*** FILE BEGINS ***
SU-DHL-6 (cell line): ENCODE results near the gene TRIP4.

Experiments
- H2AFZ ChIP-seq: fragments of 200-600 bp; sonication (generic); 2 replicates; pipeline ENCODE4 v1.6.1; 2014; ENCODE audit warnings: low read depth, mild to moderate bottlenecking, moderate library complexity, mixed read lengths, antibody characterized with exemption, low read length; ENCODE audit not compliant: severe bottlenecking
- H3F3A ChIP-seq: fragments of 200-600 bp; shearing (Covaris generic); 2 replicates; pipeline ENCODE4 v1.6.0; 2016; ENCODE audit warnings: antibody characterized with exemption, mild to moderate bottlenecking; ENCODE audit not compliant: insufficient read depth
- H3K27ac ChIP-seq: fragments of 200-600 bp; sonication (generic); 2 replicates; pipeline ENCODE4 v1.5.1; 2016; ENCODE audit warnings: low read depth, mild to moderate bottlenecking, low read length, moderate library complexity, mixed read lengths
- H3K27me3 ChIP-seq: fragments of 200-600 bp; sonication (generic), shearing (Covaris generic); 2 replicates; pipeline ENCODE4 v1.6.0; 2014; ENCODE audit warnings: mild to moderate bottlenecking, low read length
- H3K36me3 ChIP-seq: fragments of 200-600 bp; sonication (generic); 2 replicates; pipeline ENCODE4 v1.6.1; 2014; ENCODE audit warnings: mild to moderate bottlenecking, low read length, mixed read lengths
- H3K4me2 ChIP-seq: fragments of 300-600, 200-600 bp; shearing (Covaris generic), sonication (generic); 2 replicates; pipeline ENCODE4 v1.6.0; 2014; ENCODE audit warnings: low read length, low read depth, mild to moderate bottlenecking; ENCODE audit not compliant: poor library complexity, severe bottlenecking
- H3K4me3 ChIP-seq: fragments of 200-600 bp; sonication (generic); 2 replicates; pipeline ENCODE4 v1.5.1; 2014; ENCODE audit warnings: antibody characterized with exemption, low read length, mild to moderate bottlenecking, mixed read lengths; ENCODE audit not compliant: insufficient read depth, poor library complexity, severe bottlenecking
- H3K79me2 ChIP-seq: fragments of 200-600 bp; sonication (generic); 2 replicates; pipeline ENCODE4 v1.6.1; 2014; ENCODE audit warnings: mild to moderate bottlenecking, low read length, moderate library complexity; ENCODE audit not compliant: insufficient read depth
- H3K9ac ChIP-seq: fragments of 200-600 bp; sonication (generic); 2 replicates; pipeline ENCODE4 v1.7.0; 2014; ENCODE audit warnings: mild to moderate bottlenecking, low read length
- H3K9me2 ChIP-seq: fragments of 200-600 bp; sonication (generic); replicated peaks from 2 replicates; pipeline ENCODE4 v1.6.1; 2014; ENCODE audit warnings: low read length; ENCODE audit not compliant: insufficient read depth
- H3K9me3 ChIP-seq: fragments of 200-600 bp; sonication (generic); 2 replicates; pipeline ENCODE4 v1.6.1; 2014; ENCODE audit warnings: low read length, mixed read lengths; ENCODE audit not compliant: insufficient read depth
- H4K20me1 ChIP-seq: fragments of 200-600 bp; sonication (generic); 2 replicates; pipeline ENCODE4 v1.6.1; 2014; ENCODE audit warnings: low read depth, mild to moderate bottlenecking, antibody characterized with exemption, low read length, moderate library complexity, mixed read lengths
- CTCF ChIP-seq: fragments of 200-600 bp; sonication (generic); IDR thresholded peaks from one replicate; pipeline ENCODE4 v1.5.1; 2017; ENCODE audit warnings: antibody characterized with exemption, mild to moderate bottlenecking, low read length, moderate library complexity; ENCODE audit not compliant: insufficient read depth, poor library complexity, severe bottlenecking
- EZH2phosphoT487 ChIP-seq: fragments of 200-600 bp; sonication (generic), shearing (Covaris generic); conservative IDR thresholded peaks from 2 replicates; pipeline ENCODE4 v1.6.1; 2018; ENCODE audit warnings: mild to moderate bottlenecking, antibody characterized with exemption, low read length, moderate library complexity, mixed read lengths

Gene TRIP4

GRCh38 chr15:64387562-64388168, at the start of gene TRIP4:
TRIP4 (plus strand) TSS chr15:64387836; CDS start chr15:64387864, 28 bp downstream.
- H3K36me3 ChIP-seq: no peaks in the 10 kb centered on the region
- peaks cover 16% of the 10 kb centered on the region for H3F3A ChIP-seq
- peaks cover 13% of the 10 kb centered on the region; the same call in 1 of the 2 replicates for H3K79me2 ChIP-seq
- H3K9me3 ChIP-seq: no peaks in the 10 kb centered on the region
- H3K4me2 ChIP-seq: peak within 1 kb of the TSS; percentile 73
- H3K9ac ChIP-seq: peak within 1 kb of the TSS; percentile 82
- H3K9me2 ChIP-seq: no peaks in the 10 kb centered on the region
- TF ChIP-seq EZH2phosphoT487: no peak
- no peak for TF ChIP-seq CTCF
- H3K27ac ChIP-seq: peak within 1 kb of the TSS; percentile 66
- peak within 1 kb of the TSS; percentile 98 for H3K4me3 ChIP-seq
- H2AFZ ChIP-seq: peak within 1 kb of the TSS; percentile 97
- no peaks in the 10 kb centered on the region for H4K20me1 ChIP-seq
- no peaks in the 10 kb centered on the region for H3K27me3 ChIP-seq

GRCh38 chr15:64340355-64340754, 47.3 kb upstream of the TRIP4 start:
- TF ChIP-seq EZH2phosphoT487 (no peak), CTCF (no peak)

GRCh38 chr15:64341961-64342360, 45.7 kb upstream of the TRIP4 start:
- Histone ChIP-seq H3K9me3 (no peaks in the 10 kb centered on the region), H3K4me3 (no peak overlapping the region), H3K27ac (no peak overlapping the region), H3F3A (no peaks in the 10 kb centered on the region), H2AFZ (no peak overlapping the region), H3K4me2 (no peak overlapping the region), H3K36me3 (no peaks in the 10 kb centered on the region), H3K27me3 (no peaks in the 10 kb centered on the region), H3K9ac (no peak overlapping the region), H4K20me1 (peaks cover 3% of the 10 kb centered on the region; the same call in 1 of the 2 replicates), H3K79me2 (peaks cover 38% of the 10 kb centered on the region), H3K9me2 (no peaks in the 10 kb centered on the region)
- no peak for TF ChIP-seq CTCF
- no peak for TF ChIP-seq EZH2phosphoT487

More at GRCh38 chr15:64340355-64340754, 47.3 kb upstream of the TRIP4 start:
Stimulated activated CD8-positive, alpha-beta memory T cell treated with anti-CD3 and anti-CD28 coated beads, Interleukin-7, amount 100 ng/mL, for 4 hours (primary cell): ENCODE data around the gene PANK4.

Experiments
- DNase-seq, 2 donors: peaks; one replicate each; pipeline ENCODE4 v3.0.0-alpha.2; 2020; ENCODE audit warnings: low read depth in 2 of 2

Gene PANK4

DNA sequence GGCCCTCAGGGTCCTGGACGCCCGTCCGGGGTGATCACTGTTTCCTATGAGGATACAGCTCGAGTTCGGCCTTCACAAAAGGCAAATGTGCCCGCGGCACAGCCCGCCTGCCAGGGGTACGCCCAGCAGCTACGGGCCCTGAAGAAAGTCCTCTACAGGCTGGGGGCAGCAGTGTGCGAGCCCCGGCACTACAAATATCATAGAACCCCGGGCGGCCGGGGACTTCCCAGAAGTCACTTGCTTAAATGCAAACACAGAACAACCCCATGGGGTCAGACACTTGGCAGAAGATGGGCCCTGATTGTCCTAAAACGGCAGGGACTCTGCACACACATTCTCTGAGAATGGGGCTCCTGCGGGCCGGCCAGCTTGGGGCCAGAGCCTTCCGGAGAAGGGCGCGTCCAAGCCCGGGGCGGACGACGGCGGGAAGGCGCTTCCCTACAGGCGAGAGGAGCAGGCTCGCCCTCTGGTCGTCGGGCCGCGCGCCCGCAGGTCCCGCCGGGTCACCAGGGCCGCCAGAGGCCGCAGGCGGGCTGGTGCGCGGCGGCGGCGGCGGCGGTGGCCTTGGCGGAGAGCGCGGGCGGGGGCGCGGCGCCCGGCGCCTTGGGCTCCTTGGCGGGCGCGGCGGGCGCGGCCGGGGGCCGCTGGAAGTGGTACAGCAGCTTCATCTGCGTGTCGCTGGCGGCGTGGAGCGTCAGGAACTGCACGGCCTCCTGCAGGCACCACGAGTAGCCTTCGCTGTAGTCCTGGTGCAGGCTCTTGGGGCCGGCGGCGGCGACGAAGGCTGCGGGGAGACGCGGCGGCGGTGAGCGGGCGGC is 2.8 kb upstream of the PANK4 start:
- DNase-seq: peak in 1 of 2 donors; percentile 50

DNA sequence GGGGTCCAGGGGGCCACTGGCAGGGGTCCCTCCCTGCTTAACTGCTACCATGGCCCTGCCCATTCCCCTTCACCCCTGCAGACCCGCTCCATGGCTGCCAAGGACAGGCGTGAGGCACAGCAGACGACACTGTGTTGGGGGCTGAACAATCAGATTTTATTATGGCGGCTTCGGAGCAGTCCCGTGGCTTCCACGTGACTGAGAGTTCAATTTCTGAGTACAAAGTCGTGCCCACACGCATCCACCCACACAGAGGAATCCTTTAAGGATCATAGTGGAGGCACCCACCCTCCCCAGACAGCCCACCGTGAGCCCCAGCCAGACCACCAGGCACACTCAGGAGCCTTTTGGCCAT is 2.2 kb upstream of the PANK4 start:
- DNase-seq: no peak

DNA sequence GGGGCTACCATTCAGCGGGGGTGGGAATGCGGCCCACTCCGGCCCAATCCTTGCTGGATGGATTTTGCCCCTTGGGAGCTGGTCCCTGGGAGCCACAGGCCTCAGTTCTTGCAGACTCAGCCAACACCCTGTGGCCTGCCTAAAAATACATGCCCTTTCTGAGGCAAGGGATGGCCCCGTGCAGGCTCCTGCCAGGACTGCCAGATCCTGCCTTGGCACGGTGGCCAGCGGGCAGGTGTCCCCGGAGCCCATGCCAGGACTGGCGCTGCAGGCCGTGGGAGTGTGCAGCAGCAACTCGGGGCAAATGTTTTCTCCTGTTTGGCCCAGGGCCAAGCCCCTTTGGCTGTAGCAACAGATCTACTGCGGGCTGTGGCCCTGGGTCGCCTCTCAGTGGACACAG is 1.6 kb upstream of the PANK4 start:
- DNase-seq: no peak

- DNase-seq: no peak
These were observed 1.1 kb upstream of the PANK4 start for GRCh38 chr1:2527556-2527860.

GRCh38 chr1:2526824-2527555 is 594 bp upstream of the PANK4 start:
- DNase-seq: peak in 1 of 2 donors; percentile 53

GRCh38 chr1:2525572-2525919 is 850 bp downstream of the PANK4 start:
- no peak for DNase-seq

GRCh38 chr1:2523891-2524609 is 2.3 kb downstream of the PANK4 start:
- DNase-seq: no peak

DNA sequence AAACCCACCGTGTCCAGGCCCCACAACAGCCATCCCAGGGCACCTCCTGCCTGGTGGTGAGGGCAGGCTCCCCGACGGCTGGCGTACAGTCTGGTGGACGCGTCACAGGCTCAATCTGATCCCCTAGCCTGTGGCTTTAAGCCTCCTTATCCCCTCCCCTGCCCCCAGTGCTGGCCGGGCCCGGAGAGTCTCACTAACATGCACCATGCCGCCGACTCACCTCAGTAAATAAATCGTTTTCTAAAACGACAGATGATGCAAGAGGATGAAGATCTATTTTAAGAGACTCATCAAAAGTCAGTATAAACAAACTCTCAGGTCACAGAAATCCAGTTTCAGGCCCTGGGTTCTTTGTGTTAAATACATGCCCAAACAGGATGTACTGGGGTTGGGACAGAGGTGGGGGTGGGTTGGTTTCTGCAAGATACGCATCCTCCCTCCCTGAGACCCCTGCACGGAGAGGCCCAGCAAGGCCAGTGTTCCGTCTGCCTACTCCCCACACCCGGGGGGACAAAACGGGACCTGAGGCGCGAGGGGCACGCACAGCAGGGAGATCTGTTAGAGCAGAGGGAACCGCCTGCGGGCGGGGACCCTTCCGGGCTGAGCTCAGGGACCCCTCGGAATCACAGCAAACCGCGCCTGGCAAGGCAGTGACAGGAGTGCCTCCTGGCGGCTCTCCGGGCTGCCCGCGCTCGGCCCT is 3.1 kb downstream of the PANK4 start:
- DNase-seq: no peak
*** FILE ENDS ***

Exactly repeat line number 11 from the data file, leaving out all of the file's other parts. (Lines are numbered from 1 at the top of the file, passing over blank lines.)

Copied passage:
- H3K9ac ChIP-seq: fragments of 200-600 bp; sonication (generic); 2 replicates; pipeline ENCODE4 v1.7.0; 2014; ENCODE audit warnings: mild to moderate bottlenecking, low read length